90/90 Down Days Followed by Rally, Then…

Yesterday, I reviewed the major indices, explaining why we are expecting a 5-8% correction at a minimum, and possibly an 8-12% whack over the next few months.

Whenever markets experience the intense selling of 90/90 days — those trading sessions when 90 percent of the volume is to the downside, and 9 out of 10 stocks close lower — it often marks a turning point in a bull run. The psychology is shifting, as institutions are changing postures from accumulation to distribution.

Of course, Mr. Market being devilishly sly, that cautious discussion was immediately met with futures screaming higher. But the bounce is not unexpected, and as we have seen in the past, strong downside flushes are often met with a short term pop.

Why? But Based on the work of Paul Desmond of Lowry’s (the oldest technical research firm in the US), we typically see a rally that lasts 2 – 7 days.

Think back to January 19th — a 90% downside day. As the chart below shows (first large red candle), that was followed by a short rally. And Friday’s 2% whoosh (second large red candle) is also likely to be followed by a short  term pop.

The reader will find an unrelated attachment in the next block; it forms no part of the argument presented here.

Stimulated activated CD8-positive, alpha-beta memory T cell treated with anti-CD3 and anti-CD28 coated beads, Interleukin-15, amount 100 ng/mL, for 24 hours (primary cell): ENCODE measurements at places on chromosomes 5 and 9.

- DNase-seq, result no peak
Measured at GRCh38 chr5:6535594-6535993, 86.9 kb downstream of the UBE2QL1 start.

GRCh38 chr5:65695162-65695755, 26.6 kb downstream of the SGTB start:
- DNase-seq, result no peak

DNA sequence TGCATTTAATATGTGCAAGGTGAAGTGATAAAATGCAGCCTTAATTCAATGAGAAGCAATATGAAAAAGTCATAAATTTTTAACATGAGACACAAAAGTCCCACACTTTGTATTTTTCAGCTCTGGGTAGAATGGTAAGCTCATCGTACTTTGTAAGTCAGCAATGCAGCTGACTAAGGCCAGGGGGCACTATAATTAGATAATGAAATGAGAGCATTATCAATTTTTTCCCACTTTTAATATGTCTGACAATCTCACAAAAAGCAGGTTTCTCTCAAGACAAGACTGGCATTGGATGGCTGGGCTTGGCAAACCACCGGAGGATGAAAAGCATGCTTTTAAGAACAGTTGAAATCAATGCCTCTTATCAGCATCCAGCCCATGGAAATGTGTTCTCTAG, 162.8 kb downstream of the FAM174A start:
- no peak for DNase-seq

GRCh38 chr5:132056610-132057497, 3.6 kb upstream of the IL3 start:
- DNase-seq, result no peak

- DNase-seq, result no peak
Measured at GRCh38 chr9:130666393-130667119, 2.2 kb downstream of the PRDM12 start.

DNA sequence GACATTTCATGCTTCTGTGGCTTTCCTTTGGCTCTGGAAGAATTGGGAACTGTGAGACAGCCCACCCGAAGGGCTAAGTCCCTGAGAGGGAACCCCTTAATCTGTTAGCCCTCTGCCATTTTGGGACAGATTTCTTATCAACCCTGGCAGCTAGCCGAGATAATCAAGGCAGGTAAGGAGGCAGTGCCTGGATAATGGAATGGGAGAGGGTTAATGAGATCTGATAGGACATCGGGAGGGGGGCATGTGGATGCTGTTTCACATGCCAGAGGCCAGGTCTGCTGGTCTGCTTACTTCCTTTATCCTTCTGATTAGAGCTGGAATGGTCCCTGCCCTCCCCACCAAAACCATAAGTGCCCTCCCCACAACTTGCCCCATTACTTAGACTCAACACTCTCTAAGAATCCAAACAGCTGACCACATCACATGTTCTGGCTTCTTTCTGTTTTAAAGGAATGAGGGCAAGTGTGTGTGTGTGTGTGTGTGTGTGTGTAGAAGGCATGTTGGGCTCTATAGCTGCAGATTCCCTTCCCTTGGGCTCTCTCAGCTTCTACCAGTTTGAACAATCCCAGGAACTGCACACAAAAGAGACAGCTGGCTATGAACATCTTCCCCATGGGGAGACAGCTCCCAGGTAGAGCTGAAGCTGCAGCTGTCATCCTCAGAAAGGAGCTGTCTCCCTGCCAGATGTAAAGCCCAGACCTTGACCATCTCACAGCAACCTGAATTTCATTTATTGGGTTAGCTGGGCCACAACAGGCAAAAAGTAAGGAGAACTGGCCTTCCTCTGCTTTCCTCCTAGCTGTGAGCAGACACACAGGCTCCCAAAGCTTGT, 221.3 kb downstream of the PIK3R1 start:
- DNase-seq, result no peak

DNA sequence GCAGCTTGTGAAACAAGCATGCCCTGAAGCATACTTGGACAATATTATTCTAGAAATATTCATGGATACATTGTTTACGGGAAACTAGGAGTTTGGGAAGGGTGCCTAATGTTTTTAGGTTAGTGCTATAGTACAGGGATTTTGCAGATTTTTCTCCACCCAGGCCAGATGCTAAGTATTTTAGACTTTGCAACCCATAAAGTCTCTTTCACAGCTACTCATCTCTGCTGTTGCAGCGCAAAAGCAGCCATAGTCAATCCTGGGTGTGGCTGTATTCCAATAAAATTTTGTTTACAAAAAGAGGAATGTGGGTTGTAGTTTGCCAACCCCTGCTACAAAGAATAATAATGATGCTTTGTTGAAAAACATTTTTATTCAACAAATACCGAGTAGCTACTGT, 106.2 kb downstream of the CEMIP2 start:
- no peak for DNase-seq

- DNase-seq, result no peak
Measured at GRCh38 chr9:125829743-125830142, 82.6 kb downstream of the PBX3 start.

There is one small twist worth reporting: Friday was not technically a 90/90 downside day. According to Lowry’s, down volume represented only 89.5% of total Up/Down Volume on the NYSE. And even more tantalizingly, the NASDAQ’s Points Lost was 89.9% of Points Gained, while Down Volume was 89.7% of Up/Down Volume. That is about as close as you can come to a 90/90 day. To quote Terry Knudsen, one of their technicians, “it is probably not going too far out on a limb to suggest another rebound rally lasting several sessions is possible following Friday’s sell-off.”


Q&A: Paul Desmond of Lowry’s Reports (February 18th, 2006)
Part II — Q&A: Paul Desmond of Lowry’s Reports (February 19th, 2006)


S&P500  Daily Candles, December/January

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